"The reason the anger of a majority gets suppressed is because it has the power to imperil the rule of the minority," Traister writes. The storm now rising will not be quelled by shushing. White male minority misrule will no longer persist unmolested.

The presidency of an insecure, ignorant bigot obsessed with dominating everyone around him — including infants and toddlers — and accustomed to immunity from rules to which the majority of us adhere is testament to where countermajoritarian misrule has led us. Today and going forward, women exercising their rightful power have a chance not only to correct the country's downward spiral into autocracy, but to save and perfect the republic.

I'm counting on it.

* * * * * * * *

For The Win 2018 is ready for download. Request a copy of my county-level election mechanics primer at tom.bluecentury at gmail.

Friday, June 29, 2018

Friday Night Soother

by digby

All babies are good. Every last one, without exception.

Here are a couple of elephant babies to make you smile after a really tough week:

Enjoy your Friday night cocktail. I'm sure going to enjoy mine.

Are Milo's threats protected speech?

by Spocko

Following the mass shooting at The Capital Gazette newspaper office yesterday where journalists were gunned down, Milo Yiannopoulos went on Facebook to blame journalists for whipping up hysteria about killing journalists. Two days prior Milo had texted this to New York Observer reporter Davis Richardson, "I can’t wait for the vigilante squads to start gunning journalists down on sight."

   Yiannopoulos Encourages Vigilantes to Start ‘Gunning Journalists Down

The old, "I was joking!" bit doesn't really work when there are multiple other cases of Milo saying similar things. David Neiwert of the Southern Poverty Law Center Hatewatch blog wrote about Milo's history of threats.  Milo wants vigilantes to start killing journalists, and he's not being 'ironic'
But this wasn’t simply a toss-off remark. Yiannopoulos appears to be dead serious – that is, he sincerely believes that right-wing assassins should begin taking out targeted reporters. He’s been saying so on a number of forums, and it’s clear that he isn’t being simply “ironic” in the classic alt-right hall-of-mirrors fashion.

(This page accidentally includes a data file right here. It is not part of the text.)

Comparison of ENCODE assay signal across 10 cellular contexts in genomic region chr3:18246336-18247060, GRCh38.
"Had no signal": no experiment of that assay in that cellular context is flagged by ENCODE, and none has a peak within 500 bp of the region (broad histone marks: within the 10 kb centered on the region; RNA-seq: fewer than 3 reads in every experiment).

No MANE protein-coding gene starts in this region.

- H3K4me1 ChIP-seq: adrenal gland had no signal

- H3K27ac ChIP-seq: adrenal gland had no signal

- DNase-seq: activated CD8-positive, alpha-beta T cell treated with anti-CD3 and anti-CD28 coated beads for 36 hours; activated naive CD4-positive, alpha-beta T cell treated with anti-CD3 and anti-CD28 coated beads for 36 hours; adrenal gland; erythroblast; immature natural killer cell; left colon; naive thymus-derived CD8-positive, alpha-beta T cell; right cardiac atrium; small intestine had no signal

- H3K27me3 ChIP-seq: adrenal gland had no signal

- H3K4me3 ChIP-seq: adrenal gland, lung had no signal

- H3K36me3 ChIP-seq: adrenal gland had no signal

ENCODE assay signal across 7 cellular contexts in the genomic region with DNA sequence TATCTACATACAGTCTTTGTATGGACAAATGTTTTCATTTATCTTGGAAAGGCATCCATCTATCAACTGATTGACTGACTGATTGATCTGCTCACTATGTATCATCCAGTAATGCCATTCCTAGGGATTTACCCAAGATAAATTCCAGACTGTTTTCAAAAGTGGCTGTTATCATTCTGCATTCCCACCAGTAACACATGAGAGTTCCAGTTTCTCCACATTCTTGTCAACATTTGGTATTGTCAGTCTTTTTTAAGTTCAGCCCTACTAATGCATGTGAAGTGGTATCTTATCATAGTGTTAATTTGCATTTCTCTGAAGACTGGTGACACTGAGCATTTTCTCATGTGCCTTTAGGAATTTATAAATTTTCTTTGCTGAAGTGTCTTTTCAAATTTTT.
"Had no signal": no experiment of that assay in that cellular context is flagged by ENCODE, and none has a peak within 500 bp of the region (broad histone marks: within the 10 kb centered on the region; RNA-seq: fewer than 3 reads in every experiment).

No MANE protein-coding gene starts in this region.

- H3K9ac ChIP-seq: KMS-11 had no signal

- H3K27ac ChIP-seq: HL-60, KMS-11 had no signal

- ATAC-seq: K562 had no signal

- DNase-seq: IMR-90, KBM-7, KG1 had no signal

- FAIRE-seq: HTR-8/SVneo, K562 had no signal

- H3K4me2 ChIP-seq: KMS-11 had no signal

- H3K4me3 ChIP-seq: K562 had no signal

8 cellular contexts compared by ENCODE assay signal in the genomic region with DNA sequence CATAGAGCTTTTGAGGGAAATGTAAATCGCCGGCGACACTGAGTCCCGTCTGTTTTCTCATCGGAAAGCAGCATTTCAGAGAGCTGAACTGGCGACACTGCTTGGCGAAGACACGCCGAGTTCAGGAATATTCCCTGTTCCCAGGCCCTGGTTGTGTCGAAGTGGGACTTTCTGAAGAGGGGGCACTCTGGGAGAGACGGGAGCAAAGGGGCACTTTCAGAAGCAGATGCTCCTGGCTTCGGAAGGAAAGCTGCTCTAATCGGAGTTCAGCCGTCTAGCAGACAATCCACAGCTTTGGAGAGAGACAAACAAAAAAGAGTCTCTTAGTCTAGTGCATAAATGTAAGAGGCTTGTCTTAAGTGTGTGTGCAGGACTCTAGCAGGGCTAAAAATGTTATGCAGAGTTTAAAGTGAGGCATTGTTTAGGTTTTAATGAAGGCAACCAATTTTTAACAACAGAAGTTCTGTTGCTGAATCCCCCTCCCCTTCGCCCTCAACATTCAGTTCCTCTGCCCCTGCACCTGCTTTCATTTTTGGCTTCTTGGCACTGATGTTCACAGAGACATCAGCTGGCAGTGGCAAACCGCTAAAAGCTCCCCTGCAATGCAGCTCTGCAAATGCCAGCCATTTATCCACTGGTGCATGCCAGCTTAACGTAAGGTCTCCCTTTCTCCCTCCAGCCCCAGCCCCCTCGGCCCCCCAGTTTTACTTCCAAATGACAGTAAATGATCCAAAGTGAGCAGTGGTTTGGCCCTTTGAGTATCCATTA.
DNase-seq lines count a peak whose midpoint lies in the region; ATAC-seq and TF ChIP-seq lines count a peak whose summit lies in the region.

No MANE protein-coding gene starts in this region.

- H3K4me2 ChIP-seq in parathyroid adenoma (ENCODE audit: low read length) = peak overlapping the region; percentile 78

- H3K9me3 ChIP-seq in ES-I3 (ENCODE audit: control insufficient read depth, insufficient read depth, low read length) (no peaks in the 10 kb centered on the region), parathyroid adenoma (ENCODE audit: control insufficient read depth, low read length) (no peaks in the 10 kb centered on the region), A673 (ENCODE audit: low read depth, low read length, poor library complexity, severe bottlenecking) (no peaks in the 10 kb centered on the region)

People often get caught up in the technical issue of threats as it relates to free speech. I understand this. Is it a "true threat" as defined by the court? Can we determine if this threat is going to incite people? What if someone acts on a general threat? What if the person wasn't given specific instructions about a specific person, just general comments about a category of people like journalists?

These are all good questions to have, because we know that not all cases are clear cut.  The SPLC has a piece from 2007 titled, When Are Threats Protected Speech?   They look at several cases, some in which the threats were ruled "true threats" while others where they were not.

It's important to know the distinction.
In the end, each case will turn on its own facts. But one thing is clear: Racist talk show hosts and Internet bloggers who make specific threats against individuals or call on others to do so and who intend to put their targets in fear of being attacked may indeed be held both criminally and civilly liable.
-When Are Threats Protected Speech?   SPLC Fall 2007
Based on personal experience some people know how to walk the line when it comes to threats. Others don't. Recently there was a call for "civility" during protests involving shaming and shunning.

I fully expect that the right will overreact to our protests with an out of proportion response to any protest action.

Here is their thinking:
“The libtards protested the actions of one of our people!! We need to threaten the lives of some of their people!”  (They will then think they are clever by saying something about knives and gunfights and Chicago.)
Based on past history, they will “double down” in response to our protests. Some will launch illegal and felonious responses. The good news is they are not mob bosses or the President of the United States who can get away with threats of violence. They are penny-ante operators, low-level thugs.
When they overreact here are steps to take:

1) Capture the threats. (A.B. R. ALWAYS BE RECORDING. Use that video camcorder, audio recorder and electronic message collector in your pocket! Pro tip: It's good to make sure it’s legally recorded so you can use it in court in a civil suit. See this guide for laws on recording in your state.)

2) Determine the source of the threats. (There are tools to help you do this you might not be aware of, check with your hacker friends.)

3) Confirm their intent. (This is important for later actions, see my link to Elonis v. United States.)

4) Use their overreaction against them 

If their responses cross the line into ‘true threats” and you captured their comments and death threats, make them available to the appropriate authorities.
  •  Sometimes law enforcement is the place to go, especially with local threats. (See Elonis v. United States about what is a true threat in a case about Facebook threats)

  • For out of state threats, go to a private attorney who handles civil lawsuits. The people threatening you might have to pay you damages. (For example, if you were threatened with death by police proxy, SWATTING, there are lawyers who will sue the people who arranged your house to be SWATTED.)

  • If you have determined their intent and they refuse to retract it and stop, their employer may need to know what they were doing during work hours using company resources.

  • Got a death threat or suggestions of violent rape from a self proclaimed Christian? Go to the head of the church that they worship at with your evidence.